Beginning in 2015, large employers -- those with at least 50 full-time workers -- must provide health insurance to employees who log an average of 30 or more hours a week or pay penalties. But some employers are cutting worker hours below the 30-hour threshold, or considering doing so, to avoid the expense of providing health coverage.
A study published earlier this year by the University of California, Berkeley Center for Labor Research and Education found that 2.3 million workers nationwide -- particularly retail and restaurant workers -- are at risk of losing hours as a result of the new law.
Recent media reports suggest those industries aren't alone in trimming worker hours. School districts, universities and local governments are also limiting staff hours, citing the anticipated financial strain of providing health benefits.
It's an unintended consequence of the law that union leaders, including the International Brotherhood of Teamsters, see as a threat to worker pay and health benefits. In a letter to Democratic leaders in Congress in July, they warned that without a fix, the Affordable Care Act will "destroy the foundation of the 40-hour work week that is the backbone of the American middle class."
A growing number of midsize and large employers -- 25 percent in 2014 and 44 percent in 2015 -- are also saying they're likely to discontinue health coverage for Medicare-eligible retirees, a new Towers Watson & Co. survey found.
And if your employer offers a particularly attractive yet pricey health benefit, the Affordable Care Act may spell the beginning of the end of that coverage.
Starting in 2018, the law imposes a steep tax on employer plans with premiums exceeding $10,200 for an individual and $27,500 for a family -- plans that are typically offered to high-wage earners. (In contrast, average annual premiums for employer-sponsored coverage are $5,615 for single coverage and $15,745 for a family, according to the Kaiser Family Foundation and Health Research & Educational Trust.)
About 17 percent of employers are redesigning their high-cost plans to avoid this so-called "Cadillac tax," while 40 percent are considering it, according to the IFEBP survey.
Employer-based plans on the decline
Job-based health insurance has a long history in the United States. Companies provide health benefits to recruit and retain qualified workers. It's the way the majority of Americans under the age of 65 get health insurance.
Yet employer-based coverage has dropped off in recent years. The percentage of Americans receiving health insurance on the job or through a family member's job slipped from 69.7 percent in 2000 to 59.5 percent in 2011, according to a report by the Robert Wood Johnson Foundation.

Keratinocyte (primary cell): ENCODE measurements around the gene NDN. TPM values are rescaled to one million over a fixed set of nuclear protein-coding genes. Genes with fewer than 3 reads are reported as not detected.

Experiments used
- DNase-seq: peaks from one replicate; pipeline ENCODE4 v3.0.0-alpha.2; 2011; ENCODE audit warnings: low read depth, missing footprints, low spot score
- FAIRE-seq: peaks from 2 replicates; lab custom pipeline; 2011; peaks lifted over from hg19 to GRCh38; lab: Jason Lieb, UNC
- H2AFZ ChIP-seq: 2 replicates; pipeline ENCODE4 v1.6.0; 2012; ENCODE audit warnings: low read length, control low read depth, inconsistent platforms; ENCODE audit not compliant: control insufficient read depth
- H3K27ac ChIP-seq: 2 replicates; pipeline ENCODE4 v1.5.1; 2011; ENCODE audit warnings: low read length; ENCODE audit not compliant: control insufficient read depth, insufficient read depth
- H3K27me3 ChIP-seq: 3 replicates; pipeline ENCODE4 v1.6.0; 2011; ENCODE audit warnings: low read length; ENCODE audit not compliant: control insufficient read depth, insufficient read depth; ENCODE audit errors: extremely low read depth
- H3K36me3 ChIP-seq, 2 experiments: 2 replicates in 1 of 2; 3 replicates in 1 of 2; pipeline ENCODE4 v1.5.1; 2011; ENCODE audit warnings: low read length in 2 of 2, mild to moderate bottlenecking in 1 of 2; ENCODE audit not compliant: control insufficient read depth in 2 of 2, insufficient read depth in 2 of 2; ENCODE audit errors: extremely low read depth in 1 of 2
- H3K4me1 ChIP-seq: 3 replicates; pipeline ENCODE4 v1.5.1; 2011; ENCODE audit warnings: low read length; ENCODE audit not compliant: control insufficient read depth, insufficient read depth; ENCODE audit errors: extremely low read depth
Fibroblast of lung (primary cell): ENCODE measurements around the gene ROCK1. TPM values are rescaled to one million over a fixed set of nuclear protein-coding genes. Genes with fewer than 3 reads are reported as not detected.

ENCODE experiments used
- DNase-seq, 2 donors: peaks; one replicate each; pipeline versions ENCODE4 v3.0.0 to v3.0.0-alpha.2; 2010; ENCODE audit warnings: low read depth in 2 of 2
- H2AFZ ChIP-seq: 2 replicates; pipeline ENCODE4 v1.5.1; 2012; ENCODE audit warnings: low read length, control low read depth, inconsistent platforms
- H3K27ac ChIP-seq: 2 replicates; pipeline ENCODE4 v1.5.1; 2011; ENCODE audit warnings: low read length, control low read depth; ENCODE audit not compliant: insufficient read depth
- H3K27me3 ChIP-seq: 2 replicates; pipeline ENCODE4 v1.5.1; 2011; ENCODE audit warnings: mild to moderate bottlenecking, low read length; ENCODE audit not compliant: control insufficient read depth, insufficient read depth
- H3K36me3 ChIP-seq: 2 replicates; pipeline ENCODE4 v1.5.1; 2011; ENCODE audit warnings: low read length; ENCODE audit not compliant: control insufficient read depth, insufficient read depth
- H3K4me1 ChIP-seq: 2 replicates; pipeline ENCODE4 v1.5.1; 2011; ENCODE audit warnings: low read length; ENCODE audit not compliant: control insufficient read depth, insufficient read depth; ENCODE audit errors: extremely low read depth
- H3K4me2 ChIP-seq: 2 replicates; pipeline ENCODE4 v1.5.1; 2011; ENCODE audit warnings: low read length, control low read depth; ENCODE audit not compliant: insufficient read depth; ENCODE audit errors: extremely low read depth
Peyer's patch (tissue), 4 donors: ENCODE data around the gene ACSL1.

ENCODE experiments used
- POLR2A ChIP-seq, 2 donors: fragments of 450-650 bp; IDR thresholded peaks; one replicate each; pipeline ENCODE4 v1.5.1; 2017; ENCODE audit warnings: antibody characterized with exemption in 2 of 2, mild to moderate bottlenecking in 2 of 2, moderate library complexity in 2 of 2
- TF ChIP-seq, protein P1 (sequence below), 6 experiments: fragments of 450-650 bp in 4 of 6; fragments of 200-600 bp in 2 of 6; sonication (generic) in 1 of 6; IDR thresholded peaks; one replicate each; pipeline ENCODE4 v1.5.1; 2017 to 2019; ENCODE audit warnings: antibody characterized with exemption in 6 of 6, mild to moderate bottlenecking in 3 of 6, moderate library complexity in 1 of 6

The economy is partly to blame, with fewer people in the job market overall, according to the report. Staggering increases in health insurance premiums also contributed to the decline, resulting in fewer employers offering coverage and fewer employees accepting it.
The big unknown is whether Obamacare will force some companies to exit the health benefits business. On that point, there is significant debate.
The latest Congressional Budget Office estimates suggest that as many as 7 million people will lose job-based coverage by 2017 as a result of the Affordable Care Act.
Experts say smaller companies that employ 50 or more workers and currently provide health insurance may drop coverage because it would be cheaper to pay fines than maintain coverage for all of their workers.
Most large employers (with more than 1,000 employees) remain committed to providing health benefits for the next five years, according to an employer survey by Towers Watson/National Business Group on Health. But just 26 percent are confident that they will be offering health-care benefits a decade from now.
Meanwhile, a number of large employers are eyeing private health insurance exchanges as a way to continue providing job-based coverage while controlling spending on health benefits. Much like the public exchanges under the Affordable Care Act, private exchanges represent a new way for employees and families to shop for group health coverage and other benefits. Instead of offering a limited number of health plans, the employer would give workers a set amount of money to buy their own coverage.
Kaiser, who works in Gallagher Benefit Services' Mount Laurel, N.J., office, anticipates a slow migration toward private exchanges.
"I don't think it's going to be a mass disruption of employer-sponsored plans where they all go, 'I'm out of the game,'" he said.
The University of California, Berkeley Labor Center, has summarized provisions of the Affordable Care Act affecting employer-sponsored insurance.
To read part one of the series, how to navigate the new health insurance exchanges, click here.
To read a part-one story on the potential impact on young adults, click here.